I actually see this image as being optimistic; I’ve been told by others that they interpret it… differently.
The previous month, my first album, The Ray Mann Three, had been “softly” released – that is, we hadn’t officially announced it was out there yet; that was to happen the following month, with our Sydney album launch show and subsequent 30-date national tour – the first time the band had ever left Sydney.
So this design was generated in between these two pretty major events. What I see happening in this design is this: three explorers entering a cave, venturing bravely into the unknown… space explorers, probably. It looks like a galaxy in the background behind them. For some reason they have ’50s-austronaut-style bubble helmets – perhaps they end up go-go dancing with the sexy aliens they encounter…
However, at the first Ray Mann: Art Exhibition (Sydney, September 2009), in the context of the other prints where black line work was kept to a minimum, folks were like: “Ooh, this one’s a bit… dark, innit?” They saw all the heavy scribbling as closing in around the three figures. Here’s me at that exhibition, responding to said folks: “Wha…? What do you mean it looks dark? Look, it’s a torch! He’s shedding light! … see?”:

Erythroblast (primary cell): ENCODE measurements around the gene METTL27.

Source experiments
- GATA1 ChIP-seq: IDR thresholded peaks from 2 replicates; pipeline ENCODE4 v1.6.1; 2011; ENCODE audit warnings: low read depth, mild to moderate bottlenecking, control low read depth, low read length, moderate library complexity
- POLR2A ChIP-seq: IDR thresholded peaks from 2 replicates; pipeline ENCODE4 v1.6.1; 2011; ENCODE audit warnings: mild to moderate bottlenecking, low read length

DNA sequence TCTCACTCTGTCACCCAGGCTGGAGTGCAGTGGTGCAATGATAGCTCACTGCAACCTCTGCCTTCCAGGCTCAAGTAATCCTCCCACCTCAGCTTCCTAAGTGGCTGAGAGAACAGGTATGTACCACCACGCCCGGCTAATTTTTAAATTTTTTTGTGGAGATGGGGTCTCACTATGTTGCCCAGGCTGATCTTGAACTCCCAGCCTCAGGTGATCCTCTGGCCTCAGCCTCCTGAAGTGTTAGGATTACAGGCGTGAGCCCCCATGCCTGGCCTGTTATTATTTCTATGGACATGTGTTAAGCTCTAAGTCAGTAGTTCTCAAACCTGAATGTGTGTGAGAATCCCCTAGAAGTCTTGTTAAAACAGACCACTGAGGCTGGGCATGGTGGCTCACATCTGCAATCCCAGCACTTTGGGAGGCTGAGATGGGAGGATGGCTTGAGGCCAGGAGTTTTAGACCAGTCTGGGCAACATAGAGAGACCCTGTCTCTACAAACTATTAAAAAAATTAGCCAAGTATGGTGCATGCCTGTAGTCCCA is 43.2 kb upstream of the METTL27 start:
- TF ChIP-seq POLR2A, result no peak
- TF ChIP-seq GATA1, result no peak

Part of the reason I feel this design is perhaps warmer than others see it is the personal nostalgia factor. I was channeling the comic books I loved reading in my childhood when creating this. As a teenager (and again very recently as a, heh, “grown up”) I became all about the “serious” graphic novels; but as a younger kid, I was well into my comics-based-on-cartoons-based-on-toys: Transformers, G.I. Joe (especially the occasional Transformers vs. G.I. Joe limited edition!).
Up to the early ’90s, newsstand-edition comics were still printed on cheap paper, and black ink was applied very thinly – so you could easily see the overprint where the colourist had messily coloured into some of the black. I tried to emulate that with the colours here: you can clearly see the outlines of the blocks of blue colour that don’t neatly fill in the area delineated by the thinly-applied black line; and the torchlight falling on the ground just a big messy slab of overprint colour.
This was the first – and, to date, the only – design where I actually drew in the border as part of the sketch, Normally, I let the background colour determine the outside margin. The sketch just kind of popped out, and I liked it exactly as it was, so I didn’t want to mess with it just to keep this flyer design strictly in line with the others.
The original sketch was tiny – this, on your screen, give or take your resolution, is roughly the actual size it was in my little A5 sketchbook. Most of my sketches are quite small, both because my sketchbook is small (for more mobility), and because drawing large intimidates me a bit. It takes longer to get one idea out, proportions get warped; and I find that often the little thumbnail sketch will have some quality to it that is lost once I try to redraw it at a larger size.
I’ve also reconstructed a dummy version of the original website splash page from this month as well.